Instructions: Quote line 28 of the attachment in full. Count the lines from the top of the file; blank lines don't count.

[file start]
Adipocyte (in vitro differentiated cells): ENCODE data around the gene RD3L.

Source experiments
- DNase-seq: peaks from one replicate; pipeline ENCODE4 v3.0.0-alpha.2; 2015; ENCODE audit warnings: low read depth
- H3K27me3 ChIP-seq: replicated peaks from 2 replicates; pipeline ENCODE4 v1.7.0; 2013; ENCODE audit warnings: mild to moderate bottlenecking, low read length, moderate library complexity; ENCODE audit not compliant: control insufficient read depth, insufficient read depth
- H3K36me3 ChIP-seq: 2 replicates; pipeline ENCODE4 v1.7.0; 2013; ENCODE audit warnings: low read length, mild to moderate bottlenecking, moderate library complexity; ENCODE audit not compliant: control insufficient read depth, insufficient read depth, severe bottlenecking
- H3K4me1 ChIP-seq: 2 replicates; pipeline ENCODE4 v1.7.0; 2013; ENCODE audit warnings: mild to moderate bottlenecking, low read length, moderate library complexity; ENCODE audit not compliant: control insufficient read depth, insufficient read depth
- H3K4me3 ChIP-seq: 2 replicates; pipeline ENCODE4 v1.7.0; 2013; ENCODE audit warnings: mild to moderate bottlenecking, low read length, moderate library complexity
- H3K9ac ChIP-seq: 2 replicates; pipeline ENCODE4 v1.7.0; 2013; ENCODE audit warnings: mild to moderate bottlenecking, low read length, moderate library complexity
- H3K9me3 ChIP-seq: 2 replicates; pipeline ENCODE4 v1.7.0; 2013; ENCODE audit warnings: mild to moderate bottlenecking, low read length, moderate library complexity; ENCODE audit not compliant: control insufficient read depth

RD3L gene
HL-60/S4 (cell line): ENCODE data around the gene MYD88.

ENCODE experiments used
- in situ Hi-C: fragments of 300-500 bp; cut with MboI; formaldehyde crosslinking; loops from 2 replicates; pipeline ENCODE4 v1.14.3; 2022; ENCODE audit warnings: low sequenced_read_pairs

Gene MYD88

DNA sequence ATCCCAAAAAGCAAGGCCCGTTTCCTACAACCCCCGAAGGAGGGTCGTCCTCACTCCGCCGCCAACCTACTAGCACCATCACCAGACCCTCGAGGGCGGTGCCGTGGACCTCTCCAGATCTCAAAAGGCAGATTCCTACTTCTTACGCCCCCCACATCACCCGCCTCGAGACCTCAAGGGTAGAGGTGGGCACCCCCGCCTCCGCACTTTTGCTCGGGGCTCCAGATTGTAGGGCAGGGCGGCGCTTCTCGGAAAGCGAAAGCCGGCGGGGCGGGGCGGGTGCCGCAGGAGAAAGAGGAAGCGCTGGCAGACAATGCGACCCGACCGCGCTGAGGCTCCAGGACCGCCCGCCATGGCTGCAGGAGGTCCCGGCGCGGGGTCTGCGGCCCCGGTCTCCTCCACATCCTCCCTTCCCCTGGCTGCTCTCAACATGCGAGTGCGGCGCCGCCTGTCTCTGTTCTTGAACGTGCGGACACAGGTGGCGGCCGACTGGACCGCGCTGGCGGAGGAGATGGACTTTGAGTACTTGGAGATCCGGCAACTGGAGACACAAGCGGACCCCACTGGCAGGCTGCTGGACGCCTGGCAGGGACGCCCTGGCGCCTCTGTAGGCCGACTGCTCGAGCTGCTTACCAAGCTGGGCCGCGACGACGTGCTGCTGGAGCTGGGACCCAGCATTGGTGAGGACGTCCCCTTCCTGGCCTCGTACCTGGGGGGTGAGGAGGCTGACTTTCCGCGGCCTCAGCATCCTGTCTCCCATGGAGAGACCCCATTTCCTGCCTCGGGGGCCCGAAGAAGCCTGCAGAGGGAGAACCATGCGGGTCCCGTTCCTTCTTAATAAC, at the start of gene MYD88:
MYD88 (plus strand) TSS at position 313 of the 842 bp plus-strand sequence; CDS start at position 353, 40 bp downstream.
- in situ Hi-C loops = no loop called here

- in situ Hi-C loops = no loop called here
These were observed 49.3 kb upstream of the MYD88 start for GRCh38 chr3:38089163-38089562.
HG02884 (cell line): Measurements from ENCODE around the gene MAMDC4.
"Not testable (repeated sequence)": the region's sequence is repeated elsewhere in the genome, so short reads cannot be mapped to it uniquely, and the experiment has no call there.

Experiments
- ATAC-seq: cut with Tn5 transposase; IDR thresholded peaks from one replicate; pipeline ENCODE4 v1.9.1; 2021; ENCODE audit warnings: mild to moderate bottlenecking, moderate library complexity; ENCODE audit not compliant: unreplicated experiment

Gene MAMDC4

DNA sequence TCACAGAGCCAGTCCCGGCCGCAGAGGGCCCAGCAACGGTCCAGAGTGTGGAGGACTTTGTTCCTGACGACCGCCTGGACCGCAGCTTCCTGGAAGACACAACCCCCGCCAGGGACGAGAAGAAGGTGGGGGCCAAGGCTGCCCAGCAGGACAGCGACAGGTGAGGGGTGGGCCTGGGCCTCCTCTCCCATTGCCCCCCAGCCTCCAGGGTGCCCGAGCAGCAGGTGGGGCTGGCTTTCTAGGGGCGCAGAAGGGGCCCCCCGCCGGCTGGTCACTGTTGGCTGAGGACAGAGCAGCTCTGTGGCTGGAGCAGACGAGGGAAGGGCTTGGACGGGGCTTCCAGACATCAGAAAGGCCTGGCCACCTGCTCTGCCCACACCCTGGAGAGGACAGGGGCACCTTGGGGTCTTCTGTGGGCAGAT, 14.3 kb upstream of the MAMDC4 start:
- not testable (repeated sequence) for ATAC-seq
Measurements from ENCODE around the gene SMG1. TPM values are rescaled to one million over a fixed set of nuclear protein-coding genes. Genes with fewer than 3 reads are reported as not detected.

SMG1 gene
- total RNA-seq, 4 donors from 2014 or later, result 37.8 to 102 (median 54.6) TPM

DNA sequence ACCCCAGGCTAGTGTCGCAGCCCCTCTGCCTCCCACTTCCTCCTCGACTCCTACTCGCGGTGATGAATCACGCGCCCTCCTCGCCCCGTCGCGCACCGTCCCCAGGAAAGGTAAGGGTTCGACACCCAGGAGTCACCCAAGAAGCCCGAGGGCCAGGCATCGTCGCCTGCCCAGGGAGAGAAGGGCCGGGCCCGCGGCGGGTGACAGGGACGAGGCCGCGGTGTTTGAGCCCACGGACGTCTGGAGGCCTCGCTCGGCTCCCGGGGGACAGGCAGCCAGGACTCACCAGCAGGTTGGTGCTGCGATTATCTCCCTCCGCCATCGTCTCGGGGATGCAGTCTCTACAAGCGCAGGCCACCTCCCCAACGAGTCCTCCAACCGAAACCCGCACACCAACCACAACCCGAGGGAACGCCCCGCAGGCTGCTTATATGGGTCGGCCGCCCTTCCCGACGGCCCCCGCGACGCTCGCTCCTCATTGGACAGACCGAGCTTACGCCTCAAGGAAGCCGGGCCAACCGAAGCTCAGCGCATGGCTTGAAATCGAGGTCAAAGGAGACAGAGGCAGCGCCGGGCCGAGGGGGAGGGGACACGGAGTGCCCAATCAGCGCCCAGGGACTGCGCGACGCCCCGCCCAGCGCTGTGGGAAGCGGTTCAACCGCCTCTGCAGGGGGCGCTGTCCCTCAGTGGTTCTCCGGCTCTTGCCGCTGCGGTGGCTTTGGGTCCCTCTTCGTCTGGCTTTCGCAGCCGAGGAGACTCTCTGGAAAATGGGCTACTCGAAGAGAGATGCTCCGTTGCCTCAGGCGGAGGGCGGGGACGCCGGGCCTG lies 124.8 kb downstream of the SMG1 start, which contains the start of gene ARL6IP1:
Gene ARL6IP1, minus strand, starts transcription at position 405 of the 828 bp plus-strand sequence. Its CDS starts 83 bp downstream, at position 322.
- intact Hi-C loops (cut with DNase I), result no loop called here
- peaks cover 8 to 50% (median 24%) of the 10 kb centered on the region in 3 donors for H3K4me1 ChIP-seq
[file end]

SMG1 gene